Part touring bike, part time machine, Harley-Davidson’s Electra Glide, the first Motor Company model to use an electric starter, has been the steed of choice among long-road loyalists since 1965. Many improvements have been made over the years (disc brakes are nice!), with the last major improvements being seen in 2009 when the heavy tourers in the FL line received a new frame, swingarm and engine-mounting system. Through it all, the bikes have maintained their essence, the all-important style and feel paramount to the Harley-Davidson experience.
For 2014, the Electra Glide models have not just been updated; they’ve been reborn. The venture, dubbed Project Rushmore, sired over 100 changes across the platform: some radical, such as new liquid-cooled heads on a High Output version of the Twin Cam 103, linked ABS and restyled luggage and bodywork; some more subtle, like the one-touch fuel door and gauges with new graphics.
We were recently able to sample the new Project Rushmore touring bikes en masse and found that the myriad refinements add up to a mountain of difference.
Standing out among the tourers is the Electra Glide Limited, which comes with every available accoutrement, including The Motor Company’s new Boom! Box 6.5 infotainment system. It’s an incredibly complex audio and information system that’s remarkably easy to master thanks to an intuitive control system that utilizes twin thumb toggles as a primary means to scroll and select options. This interactive system, with voice recognition and bluetooth capability, is a huge upgrade from the standard Harman/Kardon system we’ve used in previous models.
On the CW dyno, the new High Output Twin Cam 103, the version without liquid-cooled heads, delivers 95.6 ft.-lb. peak torque, up 6.7 over the last pre-Rushmore 103 we tested. Horsepower is also better, peaking at 76.0 versus 69.4. Adding liquid-cooled heads can only help matters, primarily helping the engine maintain peak performance in mechanically demanding situations such as two-up riding in extreme heat. Harley says this “Twin-Cooled” engine has 10.7 percent more peak torque than a standard 103. While Harley’s new air-cooled High Output 103 feel does feel livelier, there is little difference felt at the throttle between it and the Ultra’s liquid-cooled version. CVO models, for the record, will be equipped with a wethead Twin Cam 110 for 2014, which is, of course, the mill we’d like to see in all of Harley’s heavy tourers.
Honoring heritage, the Electra Glide Ultra Limited’s new cooling system is for the most part hidden from view. A keen eye will notice the bug-catching radiators now housed in the fairing lowers, but other than that, it’s beautifully hush hush. Likewise, the new Reflex linked ABS is something to be felt rather than seen. The system is unusual in that it electronically adjusts the overall proportion of linking based on how the rider is using the brakes. If you’re an expert rider and applying appropriate amounts of front and rear pressure, Reflex will assist you very little. If you’re newer to riding or find yourself in a panic situation, Reflex will override ill-fated choices such as getting too hot into one brake or the other. The linking system disengages at speeds under 25 mph, which is perfect for low-speed maneuvers where you want to use the rear brake as primary.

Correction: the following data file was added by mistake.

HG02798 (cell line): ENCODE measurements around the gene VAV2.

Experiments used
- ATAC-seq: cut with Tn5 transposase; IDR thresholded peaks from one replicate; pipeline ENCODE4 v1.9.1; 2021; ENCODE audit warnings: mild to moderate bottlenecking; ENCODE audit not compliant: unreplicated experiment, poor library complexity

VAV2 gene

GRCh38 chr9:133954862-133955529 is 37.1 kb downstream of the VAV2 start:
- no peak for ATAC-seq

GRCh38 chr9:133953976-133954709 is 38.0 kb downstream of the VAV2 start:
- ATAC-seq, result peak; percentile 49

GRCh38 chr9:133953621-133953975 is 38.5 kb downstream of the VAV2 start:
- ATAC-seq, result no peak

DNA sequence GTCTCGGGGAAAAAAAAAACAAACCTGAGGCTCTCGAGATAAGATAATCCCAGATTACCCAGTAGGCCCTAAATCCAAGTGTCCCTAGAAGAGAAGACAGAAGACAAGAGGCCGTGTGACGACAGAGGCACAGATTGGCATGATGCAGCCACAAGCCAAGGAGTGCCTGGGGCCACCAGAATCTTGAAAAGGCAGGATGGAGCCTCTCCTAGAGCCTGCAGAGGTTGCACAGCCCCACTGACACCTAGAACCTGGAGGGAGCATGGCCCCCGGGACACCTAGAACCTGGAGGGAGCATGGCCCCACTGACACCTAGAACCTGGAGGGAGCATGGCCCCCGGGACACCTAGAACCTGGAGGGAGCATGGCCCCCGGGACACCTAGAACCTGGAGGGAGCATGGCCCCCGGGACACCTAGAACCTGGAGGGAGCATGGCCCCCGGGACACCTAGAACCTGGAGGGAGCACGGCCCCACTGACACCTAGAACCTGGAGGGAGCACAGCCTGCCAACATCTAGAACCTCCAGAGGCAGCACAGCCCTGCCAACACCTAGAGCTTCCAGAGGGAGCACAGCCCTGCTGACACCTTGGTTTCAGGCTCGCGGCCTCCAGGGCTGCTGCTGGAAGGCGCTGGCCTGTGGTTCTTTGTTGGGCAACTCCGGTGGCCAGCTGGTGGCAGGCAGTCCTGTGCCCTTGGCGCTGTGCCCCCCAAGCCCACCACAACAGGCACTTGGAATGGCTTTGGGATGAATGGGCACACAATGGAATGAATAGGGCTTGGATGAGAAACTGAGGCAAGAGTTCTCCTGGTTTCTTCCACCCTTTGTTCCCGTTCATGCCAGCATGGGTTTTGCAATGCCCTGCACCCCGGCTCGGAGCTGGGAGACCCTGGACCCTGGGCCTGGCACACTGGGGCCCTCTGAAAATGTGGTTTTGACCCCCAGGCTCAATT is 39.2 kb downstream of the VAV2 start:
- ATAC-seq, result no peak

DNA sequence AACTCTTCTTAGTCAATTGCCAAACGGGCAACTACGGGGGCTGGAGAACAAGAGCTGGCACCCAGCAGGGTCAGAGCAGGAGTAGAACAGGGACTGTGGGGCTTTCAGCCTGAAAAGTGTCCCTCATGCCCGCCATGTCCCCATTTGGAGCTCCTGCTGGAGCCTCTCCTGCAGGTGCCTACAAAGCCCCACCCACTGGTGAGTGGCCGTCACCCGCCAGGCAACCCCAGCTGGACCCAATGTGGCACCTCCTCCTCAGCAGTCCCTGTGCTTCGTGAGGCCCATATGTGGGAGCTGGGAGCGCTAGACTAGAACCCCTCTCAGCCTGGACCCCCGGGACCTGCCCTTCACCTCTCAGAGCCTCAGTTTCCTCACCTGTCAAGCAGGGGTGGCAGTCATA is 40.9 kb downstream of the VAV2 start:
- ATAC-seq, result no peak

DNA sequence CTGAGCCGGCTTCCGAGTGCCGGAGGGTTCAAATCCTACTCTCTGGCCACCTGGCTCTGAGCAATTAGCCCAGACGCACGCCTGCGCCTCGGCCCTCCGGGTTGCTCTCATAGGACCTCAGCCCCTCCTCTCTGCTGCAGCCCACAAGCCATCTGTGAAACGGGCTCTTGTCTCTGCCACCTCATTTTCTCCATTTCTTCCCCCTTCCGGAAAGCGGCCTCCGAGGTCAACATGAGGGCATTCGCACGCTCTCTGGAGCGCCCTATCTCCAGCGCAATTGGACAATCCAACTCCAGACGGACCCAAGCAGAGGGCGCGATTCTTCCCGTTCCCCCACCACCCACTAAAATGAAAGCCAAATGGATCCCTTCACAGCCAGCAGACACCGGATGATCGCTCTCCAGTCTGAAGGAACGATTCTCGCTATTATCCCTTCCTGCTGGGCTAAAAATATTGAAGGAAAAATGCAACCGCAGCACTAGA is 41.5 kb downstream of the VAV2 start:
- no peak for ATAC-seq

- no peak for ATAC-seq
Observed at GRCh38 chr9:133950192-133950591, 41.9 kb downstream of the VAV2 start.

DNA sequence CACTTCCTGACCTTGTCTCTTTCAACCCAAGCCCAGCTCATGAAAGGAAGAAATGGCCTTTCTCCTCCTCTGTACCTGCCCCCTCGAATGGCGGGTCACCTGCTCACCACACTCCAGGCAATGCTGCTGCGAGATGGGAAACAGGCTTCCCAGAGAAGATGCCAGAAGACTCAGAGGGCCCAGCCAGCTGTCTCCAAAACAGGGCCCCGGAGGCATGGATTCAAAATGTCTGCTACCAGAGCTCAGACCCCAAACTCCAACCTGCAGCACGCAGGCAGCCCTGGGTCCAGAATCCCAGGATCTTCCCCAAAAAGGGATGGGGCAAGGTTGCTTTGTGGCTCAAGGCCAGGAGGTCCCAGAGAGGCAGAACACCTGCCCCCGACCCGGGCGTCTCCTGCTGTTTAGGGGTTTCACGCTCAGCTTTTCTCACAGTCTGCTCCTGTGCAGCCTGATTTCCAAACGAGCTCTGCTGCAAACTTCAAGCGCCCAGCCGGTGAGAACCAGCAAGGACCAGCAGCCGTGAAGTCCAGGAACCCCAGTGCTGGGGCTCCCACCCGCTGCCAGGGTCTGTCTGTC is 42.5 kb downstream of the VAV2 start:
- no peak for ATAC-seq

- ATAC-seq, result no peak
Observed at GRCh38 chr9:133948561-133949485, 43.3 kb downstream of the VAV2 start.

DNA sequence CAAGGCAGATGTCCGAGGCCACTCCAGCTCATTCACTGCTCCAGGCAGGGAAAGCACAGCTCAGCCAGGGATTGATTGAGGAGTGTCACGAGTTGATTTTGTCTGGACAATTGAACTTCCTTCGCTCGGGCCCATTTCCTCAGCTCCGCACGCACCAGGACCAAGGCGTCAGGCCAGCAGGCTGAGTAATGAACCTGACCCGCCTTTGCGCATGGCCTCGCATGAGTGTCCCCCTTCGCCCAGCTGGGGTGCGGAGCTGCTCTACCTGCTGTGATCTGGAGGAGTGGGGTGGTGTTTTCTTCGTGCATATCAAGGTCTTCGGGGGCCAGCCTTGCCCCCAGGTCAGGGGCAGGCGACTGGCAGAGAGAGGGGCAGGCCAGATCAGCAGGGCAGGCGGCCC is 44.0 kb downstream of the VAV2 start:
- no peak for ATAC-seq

Other mechanical improvements to the 2014 model include a new hydraulic clutch (which maintains the same lever effort at last year’s level, in spite of stronger clutch springs), and an even more solid-feeling 49mm fork that replaces the previous 43mm assembly. Also, new cast aluminum wheels are said to be stiffer and lighter.
But anyone shopping for an Electra Glide is going to be interested in comfort and functionality at least as much as performance, and here Harley has pulled out all the stops. Remember that trunk with the wobbly lid and temperamental latching system? Gone. From the outside, both the Tour-Pak trunk and saddlebags look smaller and sleeker, but the capacity has actually grown a bit. All bags shut definitively and the latches are one-touch. The saddlebags can easily be opened while you’re seated on the bike, allowing you to access essentials at a stop.
Also slick-as-can-be is the new fork-mounted fairing. First on the scene in 1969, the famous Batwing now harbors a plethora of high-tech goodness. In addition to housing the new gauges and audio, the shell also has a much-appreciated venting system that goes a long way to reduce the head buffeting long associated with traveling on a Harley tourer. You don’t feel more air on you, as you might suspect; you actually feel less. The “splitstream” creates a tidy pocket of stillness that noticeably decreases turbulence.
Seats are wider and deeper on Harley’s new tourers, and the two days I spent on the bikes didn’t produce a shred of discomfort. Moreover, special attention was paid to passenger accommodations. Instead of creating a trunk and simply slapping a passenger backrest on it, engineers and designers at Harley looked at how a passenger might like to feel on the back of the bike and then designed the trunk around that.
And therein lies the basis of Project Rushmore, what Harley refers to as “a journey led by riders.” The aspiration was to improve every aspect of the motorcycling experience, not just of the motorcycle. And in the end, the enormity of the project and what its near countless refinements mean to the riding experience is simply too much to comprehend during a couple days in the saddle. Instead, it’s total will be something measured in overall effect. Something that those lucky enough to own a Project Rushmore bike will continue to discover and enjoy for years to come.